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Living in a flood-prone neighborhood his whole life, John, 20, is accustomed to the effects of the frequent typhoons that hit Negros Island in the Philippines.
John is a student of the University of Negros Occidental-Recoletos and lives in a neighborhood in Bacolod City with his father, mother, and younger sister, along with two dogs and seven cats. He finds the immense work of preparing for a typhoon and dealing with its aftermath frustrating and exhausting. His family often loses appliances and other belongings in the floodwaters caused by such storms.
Typhoon Ulysses in 2020 was one of the worst climate-driven disasters John has experienced in his lifetime. He did not expect the floodwaters to get so high. Since then, he’s been better prepared for flooding, but he still fears for the safety of his family and the loss of their possessions during typhoon season. He worries the disasters will get worse due to climate change.
I live in the Singcang-Airport area, which is really prone to disasters. Once the water rises here, someone from the neighborhood will announce that the water has increased, so you need to raise your belongings. You have to take all belongings, no matter how heavy, to a higher level so that they don’t get wet. It’s stressful. You really get exhausted.
On that day, the rain was already heavy in the afternoon. I left school, and I was on my way home. I was in a jeepney, and the moment I got off and stepped onto the street, I felt the water around my legs. It was about 10 inches high.
When I got home, there was no flooding yet, but during the night, the water got higher and reached knee-level.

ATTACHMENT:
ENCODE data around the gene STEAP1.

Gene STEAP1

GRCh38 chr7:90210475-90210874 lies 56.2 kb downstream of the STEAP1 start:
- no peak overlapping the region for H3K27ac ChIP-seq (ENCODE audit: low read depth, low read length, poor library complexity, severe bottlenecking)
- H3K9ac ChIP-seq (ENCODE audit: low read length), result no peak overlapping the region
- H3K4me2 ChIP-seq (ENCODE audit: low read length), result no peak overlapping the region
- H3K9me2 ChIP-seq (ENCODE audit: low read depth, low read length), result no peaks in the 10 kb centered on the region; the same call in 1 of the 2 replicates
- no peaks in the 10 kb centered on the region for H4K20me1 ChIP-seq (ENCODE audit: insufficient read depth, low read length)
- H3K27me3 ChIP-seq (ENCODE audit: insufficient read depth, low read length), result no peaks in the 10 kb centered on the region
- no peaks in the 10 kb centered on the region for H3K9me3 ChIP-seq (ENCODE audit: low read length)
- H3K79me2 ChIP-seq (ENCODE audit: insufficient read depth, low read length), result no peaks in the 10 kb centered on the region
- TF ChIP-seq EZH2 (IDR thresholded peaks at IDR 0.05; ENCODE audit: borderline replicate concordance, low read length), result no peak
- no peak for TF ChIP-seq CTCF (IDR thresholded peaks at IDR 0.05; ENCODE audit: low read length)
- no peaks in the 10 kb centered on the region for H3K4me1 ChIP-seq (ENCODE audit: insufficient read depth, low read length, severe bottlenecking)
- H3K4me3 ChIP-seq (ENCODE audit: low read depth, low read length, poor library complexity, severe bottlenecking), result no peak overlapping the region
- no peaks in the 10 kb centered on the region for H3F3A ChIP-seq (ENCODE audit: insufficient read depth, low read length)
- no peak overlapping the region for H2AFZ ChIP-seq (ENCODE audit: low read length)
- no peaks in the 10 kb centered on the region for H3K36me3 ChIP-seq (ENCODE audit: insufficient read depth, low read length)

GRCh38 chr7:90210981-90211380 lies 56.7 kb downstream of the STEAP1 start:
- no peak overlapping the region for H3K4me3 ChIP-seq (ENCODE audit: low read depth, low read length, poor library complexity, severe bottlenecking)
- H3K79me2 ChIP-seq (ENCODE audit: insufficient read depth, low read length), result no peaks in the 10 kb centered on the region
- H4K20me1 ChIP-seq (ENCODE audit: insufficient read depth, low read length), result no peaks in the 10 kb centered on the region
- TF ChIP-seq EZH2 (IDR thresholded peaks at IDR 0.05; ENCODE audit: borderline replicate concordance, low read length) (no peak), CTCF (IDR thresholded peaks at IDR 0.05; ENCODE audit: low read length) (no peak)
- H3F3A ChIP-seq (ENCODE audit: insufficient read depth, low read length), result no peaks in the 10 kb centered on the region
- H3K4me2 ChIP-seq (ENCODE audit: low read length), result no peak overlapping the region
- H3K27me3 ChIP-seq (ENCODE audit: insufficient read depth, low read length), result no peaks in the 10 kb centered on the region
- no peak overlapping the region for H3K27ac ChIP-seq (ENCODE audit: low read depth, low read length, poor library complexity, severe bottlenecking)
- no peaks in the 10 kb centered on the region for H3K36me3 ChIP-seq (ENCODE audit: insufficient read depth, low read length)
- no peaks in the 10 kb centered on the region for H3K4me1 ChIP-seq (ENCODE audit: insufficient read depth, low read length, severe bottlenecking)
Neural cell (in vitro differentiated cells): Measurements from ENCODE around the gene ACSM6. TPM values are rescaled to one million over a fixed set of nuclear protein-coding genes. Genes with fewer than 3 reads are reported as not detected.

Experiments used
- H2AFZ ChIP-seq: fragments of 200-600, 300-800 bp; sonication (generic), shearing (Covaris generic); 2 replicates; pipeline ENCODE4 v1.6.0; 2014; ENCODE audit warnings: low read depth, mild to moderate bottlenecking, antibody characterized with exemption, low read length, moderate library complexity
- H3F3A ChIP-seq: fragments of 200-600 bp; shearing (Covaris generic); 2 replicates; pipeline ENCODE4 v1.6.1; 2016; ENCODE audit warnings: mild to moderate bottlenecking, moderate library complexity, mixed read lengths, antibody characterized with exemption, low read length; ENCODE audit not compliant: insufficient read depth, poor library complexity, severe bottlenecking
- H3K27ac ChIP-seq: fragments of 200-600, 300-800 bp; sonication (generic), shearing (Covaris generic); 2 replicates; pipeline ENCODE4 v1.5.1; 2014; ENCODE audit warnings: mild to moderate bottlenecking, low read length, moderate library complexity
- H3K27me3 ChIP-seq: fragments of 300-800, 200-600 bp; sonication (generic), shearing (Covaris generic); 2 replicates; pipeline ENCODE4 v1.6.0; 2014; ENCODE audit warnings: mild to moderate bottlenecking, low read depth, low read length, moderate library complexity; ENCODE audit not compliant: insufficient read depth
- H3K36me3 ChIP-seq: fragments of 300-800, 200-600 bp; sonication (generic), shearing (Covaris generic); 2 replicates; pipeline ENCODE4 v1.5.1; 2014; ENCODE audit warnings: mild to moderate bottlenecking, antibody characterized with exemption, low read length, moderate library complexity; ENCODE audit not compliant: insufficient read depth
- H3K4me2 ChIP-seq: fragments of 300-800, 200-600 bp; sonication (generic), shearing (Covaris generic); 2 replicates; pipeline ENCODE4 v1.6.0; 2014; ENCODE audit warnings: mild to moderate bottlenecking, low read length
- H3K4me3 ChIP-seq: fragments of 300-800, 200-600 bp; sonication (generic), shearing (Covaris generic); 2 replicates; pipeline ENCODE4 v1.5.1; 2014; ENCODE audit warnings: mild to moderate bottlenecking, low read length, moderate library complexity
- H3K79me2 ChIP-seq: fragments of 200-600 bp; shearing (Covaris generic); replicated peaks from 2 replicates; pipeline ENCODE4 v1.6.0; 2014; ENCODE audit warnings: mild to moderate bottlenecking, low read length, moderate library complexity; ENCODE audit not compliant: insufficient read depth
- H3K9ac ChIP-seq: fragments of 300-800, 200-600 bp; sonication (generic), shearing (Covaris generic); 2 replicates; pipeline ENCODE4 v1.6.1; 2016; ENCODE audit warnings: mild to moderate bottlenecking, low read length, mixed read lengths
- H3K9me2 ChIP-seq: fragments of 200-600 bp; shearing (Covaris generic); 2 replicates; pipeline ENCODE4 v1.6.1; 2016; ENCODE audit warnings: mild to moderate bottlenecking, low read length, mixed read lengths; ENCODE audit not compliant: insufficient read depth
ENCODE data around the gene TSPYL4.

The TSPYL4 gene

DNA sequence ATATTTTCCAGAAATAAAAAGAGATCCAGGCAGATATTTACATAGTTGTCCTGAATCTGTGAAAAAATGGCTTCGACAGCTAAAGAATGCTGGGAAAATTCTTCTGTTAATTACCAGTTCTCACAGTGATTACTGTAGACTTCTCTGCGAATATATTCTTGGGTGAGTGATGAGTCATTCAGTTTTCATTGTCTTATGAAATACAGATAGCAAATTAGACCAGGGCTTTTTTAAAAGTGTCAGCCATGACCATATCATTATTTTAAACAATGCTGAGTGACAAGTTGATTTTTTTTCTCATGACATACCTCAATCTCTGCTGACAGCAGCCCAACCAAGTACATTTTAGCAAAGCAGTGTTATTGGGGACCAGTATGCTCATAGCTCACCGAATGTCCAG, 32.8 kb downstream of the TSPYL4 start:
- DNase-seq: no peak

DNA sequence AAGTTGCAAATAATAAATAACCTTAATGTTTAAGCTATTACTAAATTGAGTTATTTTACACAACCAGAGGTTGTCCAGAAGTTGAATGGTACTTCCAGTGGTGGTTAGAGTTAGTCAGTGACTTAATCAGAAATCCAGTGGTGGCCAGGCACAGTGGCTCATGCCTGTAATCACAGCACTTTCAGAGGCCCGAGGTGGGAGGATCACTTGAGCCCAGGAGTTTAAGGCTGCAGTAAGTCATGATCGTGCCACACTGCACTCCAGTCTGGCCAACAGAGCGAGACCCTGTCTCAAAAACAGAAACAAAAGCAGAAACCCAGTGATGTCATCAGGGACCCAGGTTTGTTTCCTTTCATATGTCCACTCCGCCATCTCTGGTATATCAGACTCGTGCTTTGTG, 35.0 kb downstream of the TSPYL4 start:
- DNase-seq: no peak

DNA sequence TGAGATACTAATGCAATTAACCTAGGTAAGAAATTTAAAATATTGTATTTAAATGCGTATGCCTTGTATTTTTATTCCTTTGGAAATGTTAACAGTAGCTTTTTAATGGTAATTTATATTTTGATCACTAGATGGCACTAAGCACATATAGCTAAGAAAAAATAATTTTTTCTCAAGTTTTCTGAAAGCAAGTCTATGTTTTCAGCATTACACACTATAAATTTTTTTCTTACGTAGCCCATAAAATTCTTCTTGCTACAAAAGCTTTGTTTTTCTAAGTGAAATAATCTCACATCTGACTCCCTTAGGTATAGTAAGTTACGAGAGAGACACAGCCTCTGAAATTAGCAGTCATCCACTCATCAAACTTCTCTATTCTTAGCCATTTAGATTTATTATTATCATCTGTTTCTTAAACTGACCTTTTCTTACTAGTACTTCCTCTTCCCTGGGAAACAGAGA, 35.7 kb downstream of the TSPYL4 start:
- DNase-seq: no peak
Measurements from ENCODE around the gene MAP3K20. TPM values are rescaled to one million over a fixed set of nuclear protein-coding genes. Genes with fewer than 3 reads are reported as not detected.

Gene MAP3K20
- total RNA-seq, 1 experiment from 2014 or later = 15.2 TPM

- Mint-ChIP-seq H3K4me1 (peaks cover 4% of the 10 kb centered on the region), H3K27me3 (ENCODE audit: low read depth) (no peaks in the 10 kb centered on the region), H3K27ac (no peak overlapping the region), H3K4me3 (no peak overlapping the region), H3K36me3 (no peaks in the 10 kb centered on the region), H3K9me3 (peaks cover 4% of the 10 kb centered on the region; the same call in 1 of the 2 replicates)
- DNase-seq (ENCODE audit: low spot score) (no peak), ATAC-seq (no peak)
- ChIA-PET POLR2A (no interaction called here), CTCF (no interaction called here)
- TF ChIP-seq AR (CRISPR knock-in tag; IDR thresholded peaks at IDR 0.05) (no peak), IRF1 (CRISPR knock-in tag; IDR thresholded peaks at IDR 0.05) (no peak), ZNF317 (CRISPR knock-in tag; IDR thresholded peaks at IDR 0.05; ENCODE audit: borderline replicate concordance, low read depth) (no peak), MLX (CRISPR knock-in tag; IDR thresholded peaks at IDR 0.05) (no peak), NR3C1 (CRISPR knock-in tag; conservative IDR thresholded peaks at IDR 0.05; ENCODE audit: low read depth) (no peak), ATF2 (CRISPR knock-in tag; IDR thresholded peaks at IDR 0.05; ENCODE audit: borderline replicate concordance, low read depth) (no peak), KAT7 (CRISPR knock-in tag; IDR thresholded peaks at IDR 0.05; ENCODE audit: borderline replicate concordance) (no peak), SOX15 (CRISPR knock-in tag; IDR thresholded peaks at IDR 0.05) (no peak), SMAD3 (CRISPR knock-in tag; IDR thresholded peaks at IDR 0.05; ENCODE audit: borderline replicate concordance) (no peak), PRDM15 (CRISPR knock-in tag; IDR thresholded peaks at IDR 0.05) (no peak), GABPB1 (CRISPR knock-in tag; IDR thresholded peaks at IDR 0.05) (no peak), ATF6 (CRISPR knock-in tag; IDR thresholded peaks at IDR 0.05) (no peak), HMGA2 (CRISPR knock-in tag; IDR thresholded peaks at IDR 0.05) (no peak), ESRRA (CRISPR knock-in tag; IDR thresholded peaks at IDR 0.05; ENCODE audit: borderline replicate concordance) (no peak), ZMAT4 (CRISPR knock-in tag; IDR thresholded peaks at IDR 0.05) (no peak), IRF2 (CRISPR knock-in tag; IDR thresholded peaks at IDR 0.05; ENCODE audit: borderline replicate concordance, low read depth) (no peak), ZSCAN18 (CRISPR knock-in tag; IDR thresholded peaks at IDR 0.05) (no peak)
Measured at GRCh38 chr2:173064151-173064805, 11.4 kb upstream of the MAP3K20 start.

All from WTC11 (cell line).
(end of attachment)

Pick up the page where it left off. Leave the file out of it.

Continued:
During that time, there was no one else in our house. It was just me and my father. We did not have the manpower, so we were not able to raise all of our things because the water rose so fast. So, we had belongings left in the water. Even our rice was damaged by water.
You could see neighbors panic about where to put their belongings. My neighbors were shouting, “Lift the fridge!”
It’s hard because you don’t expect these things. The wind was so strong and trees just suddenly fell. Sometimes, there were snakes in the water, but we would not know because the water was murky.
I also saw all the waste that people had thrown into the river. It came back in the floods. The water receded, but the garbage was left behind. It’s like it was being thrown back at people. There was the smell of mud, the smell of garbage, or maybe you would smell diapers. You would see the garbage and floors covered in mud, and stuff that was wet.
Our neighbors stayed up all night getting the water out of their homes, and they got no sleep. We slept in a temporary area because the lower part of our house was flooded. We had a bunk bed, but the sleep was not enough. You would think about waking up the next day and having a lot to clean up.
After the typhoon, we heard neighbors talk about how high the flood was. If your house had garbage from the river, the smell would be really unpleasant.
At the time, the only thing on my mind was that I had to get out of this place because, in our area, flooding is really common. It will not end. Barriers have been set up near the river, but the water still rises. So, I just really want to leave rather than stay there.
During my mother’s time, the river was clean. There were no floods. There were a lot of trees. Now, the houses are really crowded, and it really seems so different. Even my mother would say that the view has changed drastically.
The situation is more serious, but it’s also the fault of people. It’s their choice. We are experiencing this because of climate change. I really believe that because disasters are more serious. As they say, the older the world gets, the more disasters there are because there are more buildings than trees, overpopulation, and sea levels are rising.
Based on what I’ve experienced, I feel we should really focus on cleaning up the environment. And when there are disasters, it’s better to have more evacuation centers. – Rappler.com
This story is part of a series of oral histories of climate disaster survivors, told to student journalists under the Climate Disaster Project, an international teaching newsroom based in Canada, in partnership with the Campus Journalism Lab, an initiative by professional Filipino journalists to train campus journalists and publications. Rappler is publishing this series ahead of COP28 in Dubai.